Maggie stepped forward and stopped Sam’s pacing with a touch to his arm. “Calm down, Sam.”

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Sam’s eyes were glazed with guilt and frustration. “It’s my fault. I should’ve never left him alone. What was I thinking?”

“They’d welcomed us as part of their tribe, accepted us warmly. There was no way you could’ve anticipated this.”

Sam shook his head. “Still, I should have taken precautions. First, Ralph… now Norman. If only I had… if I had just—”

“What?” Maggie asked, now grabbing Sam’s arm in an iron grip. She was going to make him listen. His ranting and breast-beating was doing them no good. “What would you have done, Sam? If you had been there when the Incas came to take Norman, what do you think you could have done to stop them? Any resistance would probably have gotten us all killed.”

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Sam shuddered under her grip, the glaze clearing from his eyes. “So what do we do? Wait while they pick us off one at a time?”

“We use our heads, that’s what we do. We need to think clearly.” Maggie let Sam go, trusting him to listen now. “First, I don’t think they’re going to pick us off. Norman was injured, so he was taken to the temple. We aren’t hurt.”

“Maybe…” Sam glanced at Denal, who stood by the reed mat that covered their doorway, peeking out. Sam lowered his voice. “But what about him? They take children there, too.”

“Denal is past puberty. To the Incas, he’s an adult. I doubt he’s at risk.”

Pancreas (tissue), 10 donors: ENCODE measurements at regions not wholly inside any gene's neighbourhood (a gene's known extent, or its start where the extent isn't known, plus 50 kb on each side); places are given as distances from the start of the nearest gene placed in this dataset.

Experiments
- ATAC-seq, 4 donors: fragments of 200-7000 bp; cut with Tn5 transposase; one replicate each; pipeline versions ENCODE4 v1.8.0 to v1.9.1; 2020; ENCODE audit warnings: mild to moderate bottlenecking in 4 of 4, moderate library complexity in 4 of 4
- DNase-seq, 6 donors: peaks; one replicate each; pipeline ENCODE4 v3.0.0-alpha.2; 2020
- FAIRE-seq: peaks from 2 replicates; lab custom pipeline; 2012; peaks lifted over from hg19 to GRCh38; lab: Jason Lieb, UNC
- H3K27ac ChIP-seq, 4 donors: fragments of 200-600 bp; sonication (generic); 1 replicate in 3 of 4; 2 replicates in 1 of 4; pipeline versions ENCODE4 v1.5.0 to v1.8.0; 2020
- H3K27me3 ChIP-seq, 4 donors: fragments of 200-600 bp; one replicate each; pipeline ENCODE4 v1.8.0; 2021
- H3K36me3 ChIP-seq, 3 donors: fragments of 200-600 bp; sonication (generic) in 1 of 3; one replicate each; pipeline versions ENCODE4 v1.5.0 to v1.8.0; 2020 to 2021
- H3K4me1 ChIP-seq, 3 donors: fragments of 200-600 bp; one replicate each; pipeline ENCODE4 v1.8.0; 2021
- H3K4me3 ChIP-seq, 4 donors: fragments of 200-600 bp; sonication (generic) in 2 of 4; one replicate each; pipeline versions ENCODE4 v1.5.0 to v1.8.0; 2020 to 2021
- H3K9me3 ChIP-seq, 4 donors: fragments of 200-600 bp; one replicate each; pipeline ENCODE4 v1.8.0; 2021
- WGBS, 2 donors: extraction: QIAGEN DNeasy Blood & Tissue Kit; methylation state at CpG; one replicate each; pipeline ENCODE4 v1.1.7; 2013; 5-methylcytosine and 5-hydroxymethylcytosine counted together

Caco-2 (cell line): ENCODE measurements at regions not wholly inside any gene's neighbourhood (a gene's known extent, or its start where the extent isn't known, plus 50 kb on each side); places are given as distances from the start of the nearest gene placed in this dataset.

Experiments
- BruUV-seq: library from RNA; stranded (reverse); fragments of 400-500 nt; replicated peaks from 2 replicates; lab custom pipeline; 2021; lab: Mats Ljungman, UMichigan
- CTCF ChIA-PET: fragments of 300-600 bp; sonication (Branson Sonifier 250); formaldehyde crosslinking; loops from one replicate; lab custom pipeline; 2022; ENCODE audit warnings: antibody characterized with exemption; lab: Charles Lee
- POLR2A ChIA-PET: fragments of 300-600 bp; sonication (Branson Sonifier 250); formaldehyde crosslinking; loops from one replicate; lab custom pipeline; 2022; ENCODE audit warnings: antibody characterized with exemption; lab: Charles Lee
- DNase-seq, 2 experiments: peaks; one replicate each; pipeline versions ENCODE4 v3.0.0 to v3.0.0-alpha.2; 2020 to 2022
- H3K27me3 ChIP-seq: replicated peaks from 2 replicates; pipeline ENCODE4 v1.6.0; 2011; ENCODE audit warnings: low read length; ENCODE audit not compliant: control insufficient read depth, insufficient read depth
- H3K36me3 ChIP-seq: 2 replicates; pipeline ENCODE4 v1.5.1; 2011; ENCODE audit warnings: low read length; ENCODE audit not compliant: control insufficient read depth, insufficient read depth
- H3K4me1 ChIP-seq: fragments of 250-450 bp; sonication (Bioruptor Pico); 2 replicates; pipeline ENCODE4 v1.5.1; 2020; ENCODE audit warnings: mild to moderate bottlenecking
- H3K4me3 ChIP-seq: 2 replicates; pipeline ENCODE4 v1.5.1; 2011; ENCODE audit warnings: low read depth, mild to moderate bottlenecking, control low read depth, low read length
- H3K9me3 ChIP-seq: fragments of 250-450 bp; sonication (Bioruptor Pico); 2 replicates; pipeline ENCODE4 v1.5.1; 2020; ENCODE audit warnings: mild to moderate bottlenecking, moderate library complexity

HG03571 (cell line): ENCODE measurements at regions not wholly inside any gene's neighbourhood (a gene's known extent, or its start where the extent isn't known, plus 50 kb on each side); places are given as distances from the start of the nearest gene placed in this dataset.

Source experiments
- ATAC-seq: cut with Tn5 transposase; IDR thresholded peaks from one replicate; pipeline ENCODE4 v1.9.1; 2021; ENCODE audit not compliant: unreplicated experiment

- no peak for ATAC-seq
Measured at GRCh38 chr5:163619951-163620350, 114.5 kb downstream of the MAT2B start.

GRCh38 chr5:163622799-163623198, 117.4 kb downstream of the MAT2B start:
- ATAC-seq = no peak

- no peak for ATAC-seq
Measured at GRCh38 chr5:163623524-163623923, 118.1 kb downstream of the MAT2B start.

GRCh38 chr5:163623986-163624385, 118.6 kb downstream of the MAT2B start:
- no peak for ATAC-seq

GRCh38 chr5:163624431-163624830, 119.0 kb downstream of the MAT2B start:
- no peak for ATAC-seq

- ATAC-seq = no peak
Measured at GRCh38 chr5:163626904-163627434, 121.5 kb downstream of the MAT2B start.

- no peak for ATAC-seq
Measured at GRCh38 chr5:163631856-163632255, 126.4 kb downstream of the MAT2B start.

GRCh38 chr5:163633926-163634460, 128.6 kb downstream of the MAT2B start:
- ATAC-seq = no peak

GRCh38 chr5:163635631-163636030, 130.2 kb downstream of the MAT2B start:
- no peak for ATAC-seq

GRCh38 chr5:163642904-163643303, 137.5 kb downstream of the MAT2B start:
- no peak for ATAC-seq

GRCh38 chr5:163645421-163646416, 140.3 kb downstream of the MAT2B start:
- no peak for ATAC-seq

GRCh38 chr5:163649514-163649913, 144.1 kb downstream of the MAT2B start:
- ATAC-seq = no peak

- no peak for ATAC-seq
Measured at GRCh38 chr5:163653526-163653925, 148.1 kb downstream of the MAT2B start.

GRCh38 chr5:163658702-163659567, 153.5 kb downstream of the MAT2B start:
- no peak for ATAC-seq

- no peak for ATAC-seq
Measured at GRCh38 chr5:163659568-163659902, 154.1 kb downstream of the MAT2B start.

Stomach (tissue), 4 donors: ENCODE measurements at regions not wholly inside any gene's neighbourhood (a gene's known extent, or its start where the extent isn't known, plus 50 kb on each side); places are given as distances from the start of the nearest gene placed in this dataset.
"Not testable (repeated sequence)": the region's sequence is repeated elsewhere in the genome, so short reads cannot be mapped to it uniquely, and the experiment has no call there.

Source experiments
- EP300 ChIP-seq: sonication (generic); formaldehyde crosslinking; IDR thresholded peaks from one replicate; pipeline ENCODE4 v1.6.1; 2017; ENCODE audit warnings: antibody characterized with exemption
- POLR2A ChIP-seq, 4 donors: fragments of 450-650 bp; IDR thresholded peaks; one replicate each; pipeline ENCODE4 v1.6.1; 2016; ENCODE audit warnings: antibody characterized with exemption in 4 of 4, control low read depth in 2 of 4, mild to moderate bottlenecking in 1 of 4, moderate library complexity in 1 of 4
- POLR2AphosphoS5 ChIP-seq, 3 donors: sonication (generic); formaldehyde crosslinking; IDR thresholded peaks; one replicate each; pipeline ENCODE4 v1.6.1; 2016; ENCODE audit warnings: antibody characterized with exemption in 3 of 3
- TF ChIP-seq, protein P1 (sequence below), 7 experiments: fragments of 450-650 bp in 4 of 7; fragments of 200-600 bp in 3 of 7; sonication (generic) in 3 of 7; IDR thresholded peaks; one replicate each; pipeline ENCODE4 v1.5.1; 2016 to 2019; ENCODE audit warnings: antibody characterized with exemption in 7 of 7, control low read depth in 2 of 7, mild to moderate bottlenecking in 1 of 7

“But did you see how they stare at him when he passes? It’s like they’re curious and a little confused.”

Maggie nodded. And fearful, too, she added silently. But she did not want to set Sam off again.

Denal spoke up from the doorway. “People come.”

Maggie heard them, too. Those who approached were not being secretive. The chattering of many excited voices sounded from beyond their shelter. Some were raised in song.

Sam crossed to join Denal. “What’s going on?”

Denal shrugged, but Maggie saw his hands tremble a bit as they held the reed mat open. Sam placed a protective hand on the boy’s shoulder and took up his Winchester in the other. Armed now, Sam pulled back the covering. The Texan stepped out, his back straight, confrontational.

Maggie hurried to join them. She didn’t want Sam doing anything rash.

Outside, the sun had fully set. Night had cloaked the terraced village while they had discussed Norman’s plight. Throughout the spread of homes, a scatter of torches bloomed, bright as stars in the darkness, while the full moon overhead served as the only other illumination.

As they watched, the neighboring plaza filled with a growing number of Incas. Some bore torches, while others held aloft pieces of flint, striking them together and casting sparks like fireflies into the night. Across the plaza, a rhythmic drumbeat stirred a handful of Incan women to dance, their tunics flaring around their legs. In the center of the square, a fire suddenly flared.

“Another celebration,” Maggie said.

One of the men with the flints neared, smiling white teeth at them. He sparked his stones, matching the drums’ rhythm. Flutes and pipes joined the chorus.

“It’s like the fuckin’ Fourth of July,” Sam muttered.